I should also point out that, once the child is born, welfare also appears to discourage the mother from marrying in the future. Research by Robert Hutchins of Cornell University shows that a 10 percent increase in AFDC benefits leads to an eight percent decrease in the marriage rate of single mothers. Link

( J10) Welfare = alienation

There are certainly many factors contributing to the increasing alienation and

marginalization of young black men, including racism, poverty, and the failure of our educational system. However, welfare contributes as well. The welfare culture tells the man he is not a necessary part of the family. They are in effect cuckolded by the state. Their role of father and breadwinner is supplanted by the welfare check. Link

( J10) Non married men = more prone to violence

...single men are five times more likely to commit violent crimes than married men. Link

( J10) Matriarchy = Gang potential

Finally, in areas where there is a high concentration of welfare, there may be an almost total lack of male role models....boys growing up in mother only families naturally seek male influences. Unfortunately, in many inner city neighborhoods, those male role models may not exist. As George Gilder, author of Wealth and Poverty, has noted, the typical inner-city today is "almost a matriarchy. The women receive all the income, dominate the social-worker classes, and most of the schools." Thus, the boy in search of male guidance and companionship may end up in the company of gangs or other undesirable influences. Link

( J10) Welfare = Increased Crime

Counter-intuitively, many people believe that welfare reduces crime by providing an income to people who might otherwise become destitute. Yet New Zealand statistics show that welfare benefits are supporting the criminal classes.  Figures released under the Official Information Act show there has been a sharp increase in the number of people who have had their benefits cancelled because they went to prison. In 2009 4,192 people had their benefit cancelled because they were going to prison. That is 37 percent up on the 2008 figure, and 47 percent up on the 2007 figure. 58 percent were Maori, 89 percent male and 47 percent came off a sickness or invalid's benefit. 468 parents or caregivers also left the DPB to go to prison. Link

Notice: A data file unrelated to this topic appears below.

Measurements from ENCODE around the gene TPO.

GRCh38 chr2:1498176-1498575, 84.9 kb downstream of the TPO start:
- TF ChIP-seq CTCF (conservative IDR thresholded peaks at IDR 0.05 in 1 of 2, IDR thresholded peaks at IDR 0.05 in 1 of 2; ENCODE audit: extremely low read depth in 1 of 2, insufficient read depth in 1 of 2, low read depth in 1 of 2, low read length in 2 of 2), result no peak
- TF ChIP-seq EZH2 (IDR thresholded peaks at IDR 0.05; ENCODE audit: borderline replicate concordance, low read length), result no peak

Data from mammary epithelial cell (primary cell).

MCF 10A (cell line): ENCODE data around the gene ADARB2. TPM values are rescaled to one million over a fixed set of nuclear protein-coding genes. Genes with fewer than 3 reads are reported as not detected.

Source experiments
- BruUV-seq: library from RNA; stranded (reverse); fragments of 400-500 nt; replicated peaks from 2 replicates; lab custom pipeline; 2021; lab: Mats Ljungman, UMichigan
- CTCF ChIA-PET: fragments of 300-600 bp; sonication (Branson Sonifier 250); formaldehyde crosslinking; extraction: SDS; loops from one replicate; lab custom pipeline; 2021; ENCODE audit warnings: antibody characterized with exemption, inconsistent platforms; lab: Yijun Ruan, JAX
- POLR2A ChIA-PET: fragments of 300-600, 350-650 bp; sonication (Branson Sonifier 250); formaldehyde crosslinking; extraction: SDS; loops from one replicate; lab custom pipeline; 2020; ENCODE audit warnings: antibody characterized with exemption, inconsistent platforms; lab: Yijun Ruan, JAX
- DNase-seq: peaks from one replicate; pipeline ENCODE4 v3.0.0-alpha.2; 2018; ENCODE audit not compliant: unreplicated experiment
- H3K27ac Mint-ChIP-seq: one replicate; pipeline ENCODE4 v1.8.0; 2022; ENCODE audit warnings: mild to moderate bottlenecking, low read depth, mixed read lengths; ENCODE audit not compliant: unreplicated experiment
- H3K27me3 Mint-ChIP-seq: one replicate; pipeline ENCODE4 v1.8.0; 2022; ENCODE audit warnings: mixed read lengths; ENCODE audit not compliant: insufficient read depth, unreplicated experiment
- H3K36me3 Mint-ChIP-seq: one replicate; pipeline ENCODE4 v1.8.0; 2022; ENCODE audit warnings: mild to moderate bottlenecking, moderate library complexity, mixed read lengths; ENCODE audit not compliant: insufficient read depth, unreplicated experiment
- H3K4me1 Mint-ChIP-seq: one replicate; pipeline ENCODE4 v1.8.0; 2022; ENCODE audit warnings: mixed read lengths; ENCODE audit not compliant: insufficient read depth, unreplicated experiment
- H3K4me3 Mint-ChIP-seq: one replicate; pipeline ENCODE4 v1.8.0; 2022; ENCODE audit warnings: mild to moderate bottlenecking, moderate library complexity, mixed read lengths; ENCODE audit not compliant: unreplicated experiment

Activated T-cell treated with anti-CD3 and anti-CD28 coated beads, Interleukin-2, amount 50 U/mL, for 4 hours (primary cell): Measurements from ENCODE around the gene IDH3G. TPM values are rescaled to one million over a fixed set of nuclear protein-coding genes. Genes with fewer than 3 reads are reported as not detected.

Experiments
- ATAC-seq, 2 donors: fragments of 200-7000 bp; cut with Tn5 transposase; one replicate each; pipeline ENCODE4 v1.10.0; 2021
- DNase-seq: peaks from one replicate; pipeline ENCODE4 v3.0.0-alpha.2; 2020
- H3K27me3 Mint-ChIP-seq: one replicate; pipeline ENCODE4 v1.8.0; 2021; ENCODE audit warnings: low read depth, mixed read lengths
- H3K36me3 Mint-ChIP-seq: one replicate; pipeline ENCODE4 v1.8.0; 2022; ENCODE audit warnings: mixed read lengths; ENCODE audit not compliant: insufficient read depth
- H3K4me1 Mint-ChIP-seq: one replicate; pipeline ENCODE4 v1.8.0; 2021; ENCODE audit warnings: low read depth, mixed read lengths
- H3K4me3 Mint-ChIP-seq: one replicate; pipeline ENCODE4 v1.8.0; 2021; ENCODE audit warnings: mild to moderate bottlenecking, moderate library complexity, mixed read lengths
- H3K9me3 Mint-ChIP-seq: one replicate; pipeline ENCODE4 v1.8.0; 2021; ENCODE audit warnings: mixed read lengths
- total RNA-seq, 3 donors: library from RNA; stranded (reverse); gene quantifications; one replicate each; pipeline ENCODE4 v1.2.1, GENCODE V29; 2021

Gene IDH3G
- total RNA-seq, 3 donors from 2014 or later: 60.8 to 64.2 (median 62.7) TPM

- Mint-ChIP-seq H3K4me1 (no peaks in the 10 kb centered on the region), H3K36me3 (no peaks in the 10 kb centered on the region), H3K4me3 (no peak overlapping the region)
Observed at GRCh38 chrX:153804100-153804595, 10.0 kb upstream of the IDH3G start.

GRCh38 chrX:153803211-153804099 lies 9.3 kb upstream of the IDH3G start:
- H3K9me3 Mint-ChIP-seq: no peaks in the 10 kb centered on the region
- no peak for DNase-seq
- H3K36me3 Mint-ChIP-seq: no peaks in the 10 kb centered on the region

( J11 ) Year after year the Department of Health and Human Services cites African Americans as the largest race/ethnicity group on welfare in percentage terms, usually 34%-38%. Link

( J11 ) Persistent poverty leads to familial dysfunction

...children who live in persistent poverty are twice as likely to live in a "dysfunctional" family, they are twice as likely to live with violence, and more than three times as likely to live with a depressed parent – all risk factors for social exclusion and eventual criminality. Link

Forced Poverty; Violence achieves the opposite of its goal ( J11)

- Unfortunately, child poverty in Canada shows no signs of diminishing. While the rate decreased slightly in the latter half of the 1990s, the latest figures indicate a child poverty rate of 15.6% – nearly one in six children. That is even higher than the rate of 15.2% recorded in 1989 when the House of Commons unanimously committed to eliminate child poverty by the year 2000. Instead, the number of children going hungry and the number of families becoming homeless increased substantially throughout the 1990s, further excluding these Canadians. Link

( J11 ) Proximity to welfare = increased child abuse. Link

Welfare dependence is increasing in america (ctrl f “123” )

Child abuse is increasing in america (ctrl f “124” )

…and we know abuse = crime

- Child abuse is prevalent in "communities of abuse" characterized by family breakdown. These also are communities of crime, characterized by the absence of marriage, the prevalence of drug and alcohol abuse, and a primary dependence on welfare. Children who grow up in these "communities" show signs of permanent damage; moreover, as statistics follow them over time, many prove to have been damaged for life. From these communities of abuse come society's "superpredators" (the psychopathic criminals of tomorrow), violent gang members, and other hostile, depressed, and frequently even suicidal young people.

3. Gang violence - Gangs commit an enormous amount of the total crimes:

( J10) Gangs Blamed for 80 Percent of U.S. Crimes Link

( J10) In Los Angeles and Long Beach, gang homicides account for the majority of homicides among 15 to 24-year-olds, 61 and 69 percent, respectively. In both the gang and non-gang worlds, homicide is the second leading cause of death among people aged 15 to 24. Link

( J10) Approximately 80 percent of all murders and shootings in the city of Chicago are gang-related Link

4. Book: Losing ground
(not always 100% correctly paraphrased except for the numbers)

( J10) “The government social policy helped set the rules of the game, the stakes, the risks, the payoffs, the tradeoffs, the strategies for making a living, raising a family, having fun, defining what winning and success mean...”[/font]